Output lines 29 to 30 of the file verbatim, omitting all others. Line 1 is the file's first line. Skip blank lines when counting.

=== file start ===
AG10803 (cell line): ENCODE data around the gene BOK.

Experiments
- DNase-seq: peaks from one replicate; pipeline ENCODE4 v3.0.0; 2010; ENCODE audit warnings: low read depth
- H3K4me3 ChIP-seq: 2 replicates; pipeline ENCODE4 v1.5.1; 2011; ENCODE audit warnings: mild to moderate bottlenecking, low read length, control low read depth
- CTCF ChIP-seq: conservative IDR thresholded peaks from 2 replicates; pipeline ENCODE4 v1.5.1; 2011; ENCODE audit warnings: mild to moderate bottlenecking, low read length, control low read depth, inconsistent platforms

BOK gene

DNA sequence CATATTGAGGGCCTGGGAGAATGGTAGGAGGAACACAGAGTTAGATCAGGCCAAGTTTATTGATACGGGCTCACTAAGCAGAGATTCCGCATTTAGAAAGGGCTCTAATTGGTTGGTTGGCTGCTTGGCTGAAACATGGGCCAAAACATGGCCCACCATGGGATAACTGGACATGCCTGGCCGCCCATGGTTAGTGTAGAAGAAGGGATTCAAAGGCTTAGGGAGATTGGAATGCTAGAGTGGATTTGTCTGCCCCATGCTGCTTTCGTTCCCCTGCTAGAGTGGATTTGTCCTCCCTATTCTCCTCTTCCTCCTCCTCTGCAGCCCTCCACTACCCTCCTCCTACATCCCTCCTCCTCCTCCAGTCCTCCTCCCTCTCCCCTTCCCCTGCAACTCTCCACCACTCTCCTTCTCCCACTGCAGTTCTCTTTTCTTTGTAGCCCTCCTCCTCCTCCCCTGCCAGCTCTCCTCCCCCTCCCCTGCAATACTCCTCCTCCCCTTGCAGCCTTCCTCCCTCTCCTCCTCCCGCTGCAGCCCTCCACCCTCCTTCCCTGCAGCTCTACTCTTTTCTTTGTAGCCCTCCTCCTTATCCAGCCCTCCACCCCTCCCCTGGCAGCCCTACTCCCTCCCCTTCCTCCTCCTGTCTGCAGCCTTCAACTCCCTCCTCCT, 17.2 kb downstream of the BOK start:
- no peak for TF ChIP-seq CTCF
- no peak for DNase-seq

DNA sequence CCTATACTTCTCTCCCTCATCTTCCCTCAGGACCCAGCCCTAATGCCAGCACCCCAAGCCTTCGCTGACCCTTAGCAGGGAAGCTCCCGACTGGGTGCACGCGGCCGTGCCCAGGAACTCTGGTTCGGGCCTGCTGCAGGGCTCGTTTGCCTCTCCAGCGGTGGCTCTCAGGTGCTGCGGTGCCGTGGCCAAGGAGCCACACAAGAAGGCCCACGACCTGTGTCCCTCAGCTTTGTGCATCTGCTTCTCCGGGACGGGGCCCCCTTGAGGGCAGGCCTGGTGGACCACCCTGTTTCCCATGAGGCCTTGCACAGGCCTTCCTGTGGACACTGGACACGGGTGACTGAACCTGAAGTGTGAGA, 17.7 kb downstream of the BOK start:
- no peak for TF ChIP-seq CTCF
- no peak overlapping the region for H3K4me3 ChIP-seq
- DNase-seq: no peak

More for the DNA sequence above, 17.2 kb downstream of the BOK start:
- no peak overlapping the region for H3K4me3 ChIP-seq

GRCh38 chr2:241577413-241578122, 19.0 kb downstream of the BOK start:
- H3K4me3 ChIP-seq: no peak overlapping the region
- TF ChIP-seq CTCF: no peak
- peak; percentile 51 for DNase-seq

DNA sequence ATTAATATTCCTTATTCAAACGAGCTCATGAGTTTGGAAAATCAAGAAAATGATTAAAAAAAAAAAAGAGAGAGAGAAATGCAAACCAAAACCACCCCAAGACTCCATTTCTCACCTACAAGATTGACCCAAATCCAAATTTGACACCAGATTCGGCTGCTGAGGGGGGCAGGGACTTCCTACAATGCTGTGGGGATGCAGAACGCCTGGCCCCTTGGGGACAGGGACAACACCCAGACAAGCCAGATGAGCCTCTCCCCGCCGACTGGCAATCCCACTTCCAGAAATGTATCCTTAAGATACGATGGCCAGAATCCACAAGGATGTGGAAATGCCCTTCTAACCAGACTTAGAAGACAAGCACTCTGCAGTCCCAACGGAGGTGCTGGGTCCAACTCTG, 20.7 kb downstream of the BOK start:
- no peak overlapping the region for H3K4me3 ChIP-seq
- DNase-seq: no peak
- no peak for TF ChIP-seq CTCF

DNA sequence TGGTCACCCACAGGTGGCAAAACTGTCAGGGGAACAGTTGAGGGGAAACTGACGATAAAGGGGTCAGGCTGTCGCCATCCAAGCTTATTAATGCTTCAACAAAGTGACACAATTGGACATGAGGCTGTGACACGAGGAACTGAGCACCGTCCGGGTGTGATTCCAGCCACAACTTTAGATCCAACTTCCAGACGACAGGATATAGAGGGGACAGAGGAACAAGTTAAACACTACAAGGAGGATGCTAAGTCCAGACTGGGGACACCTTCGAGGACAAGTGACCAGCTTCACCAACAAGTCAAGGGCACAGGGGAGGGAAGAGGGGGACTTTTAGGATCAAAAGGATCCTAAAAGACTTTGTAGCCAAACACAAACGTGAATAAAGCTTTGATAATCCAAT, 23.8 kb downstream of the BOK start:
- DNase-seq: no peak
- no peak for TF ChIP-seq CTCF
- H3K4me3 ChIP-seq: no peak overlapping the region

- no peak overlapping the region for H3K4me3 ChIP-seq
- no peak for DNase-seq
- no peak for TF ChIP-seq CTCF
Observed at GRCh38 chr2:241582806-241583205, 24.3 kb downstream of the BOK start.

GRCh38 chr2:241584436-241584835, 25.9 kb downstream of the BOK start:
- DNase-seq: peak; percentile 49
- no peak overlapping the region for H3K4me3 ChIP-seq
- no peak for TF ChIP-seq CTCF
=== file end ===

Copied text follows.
- no peak for DNase-seq
- no peak for TF ChIP-seq CTCF